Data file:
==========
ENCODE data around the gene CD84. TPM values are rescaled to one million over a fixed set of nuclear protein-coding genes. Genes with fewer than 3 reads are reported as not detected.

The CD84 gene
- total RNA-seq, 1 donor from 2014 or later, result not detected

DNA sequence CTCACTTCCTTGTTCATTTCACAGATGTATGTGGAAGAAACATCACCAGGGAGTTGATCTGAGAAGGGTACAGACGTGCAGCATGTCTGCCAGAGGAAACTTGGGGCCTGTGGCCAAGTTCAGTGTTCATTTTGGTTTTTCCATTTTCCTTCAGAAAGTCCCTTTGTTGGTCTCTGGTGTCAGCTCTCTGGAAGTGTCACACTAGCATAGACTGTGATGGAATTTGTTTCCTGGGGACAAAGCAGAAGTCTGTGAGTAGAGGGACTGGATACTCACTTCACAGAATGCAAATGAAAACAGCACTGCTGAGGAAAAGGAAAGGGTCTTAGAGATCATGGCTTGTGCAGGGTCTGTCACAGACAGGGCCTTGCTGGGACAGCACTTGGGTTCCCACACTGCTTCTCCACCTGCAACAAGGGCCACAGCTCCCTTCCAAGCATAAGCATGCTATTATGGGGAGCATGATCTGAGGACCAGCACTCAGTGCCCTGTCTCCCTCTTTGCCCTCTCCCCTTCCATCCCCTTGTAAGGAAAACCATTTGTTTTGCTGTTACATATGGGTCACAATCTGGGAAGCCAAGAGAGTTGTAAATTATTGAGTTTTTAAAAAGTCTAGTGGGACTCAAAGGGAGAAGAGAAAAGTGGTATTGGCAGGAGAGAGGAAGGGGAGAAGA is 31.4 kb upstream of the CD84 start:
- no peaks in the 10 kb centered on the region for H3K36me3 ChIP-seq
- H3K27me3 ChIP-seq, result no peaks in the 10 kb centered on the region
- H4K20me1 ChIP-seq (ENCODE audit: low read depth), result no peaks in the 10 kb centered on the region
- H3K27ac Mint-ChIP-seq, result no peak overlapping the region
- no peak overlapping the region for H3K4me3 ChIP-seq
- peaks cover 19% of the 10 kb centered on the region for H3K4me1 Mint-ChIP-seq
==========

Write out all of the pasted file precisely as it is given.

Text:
ENCODE data around the gene CD84. TPM values are rescaled to one million over a fixed set of nuclear protein-coding genes. Genes with fewer than 3 reads are reported as not detected.

The CD84 gene
- total RNA-seq, 1 donor from 2014 or later, result not detected

DNA sequence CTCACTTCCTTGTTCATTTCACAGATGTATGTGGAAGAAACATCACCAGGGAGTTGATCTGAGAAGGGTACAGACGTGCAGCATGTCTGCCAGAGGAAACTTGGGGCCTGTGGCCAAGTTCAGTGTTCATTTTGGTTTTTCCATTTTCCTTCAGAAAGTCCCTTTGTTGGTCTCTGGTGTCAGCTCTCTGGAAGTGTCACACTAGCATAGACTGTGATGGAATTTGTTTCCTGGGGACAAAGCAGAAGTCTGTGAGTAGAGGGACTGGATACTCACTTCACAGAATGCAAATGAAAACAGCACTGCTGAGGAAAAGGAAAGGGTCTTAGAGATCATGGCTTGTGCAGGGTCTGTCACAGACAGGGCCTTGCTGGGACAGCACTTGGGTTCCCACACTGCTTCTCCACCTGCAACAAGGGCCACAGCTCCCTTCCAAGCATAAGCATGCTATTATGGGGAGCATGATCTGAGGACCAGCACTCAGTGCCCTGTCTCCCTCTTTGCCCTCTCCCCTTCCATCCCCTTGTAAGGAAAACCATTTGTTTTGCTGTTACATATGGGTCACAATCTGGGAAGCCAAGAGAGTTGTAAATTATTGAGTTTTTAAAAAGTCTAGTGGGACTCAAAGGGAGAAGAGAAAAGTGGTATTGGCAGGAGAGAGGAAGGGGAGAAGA is 31.4 kb upstream of the CD84 start:
- no peaks in the 10 kb centered on the region for H3K36me3 ChIP-seq
- H3K27me3 ChIP-seq, result no peaks in the 10 kb centered on the region
- H4K20me1 ChIP-seq (ENCODE audit: low read depth), result no peaks in the 10 kb centered on the region
- H3K27ac Mint-ChIP-seq, result no peak overlapping the region
- no peak overlapping the region for H3K4me3 ChIP-seq
- peaks cover 19% of the 10 kb centered on the region for H3K4me1 Mint-ChIP-seq